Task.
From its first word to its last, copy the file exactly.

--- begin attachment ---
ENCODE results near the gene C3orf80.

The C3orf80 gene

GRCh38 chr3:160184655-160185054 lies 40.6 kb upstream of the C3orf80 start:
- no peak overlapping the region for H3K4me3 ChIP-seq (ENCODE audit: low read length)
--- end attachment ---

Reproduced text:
ENCODE results near the gene C3orf80.

The C3orf80 gene

GRCh38 chr3:160184655-160185054 lies 40.6 kb upstream of the C3orf80 start:
- no peak overlapping the region for H3K4me3 ChIP-seq (ENCODE audit: low read length)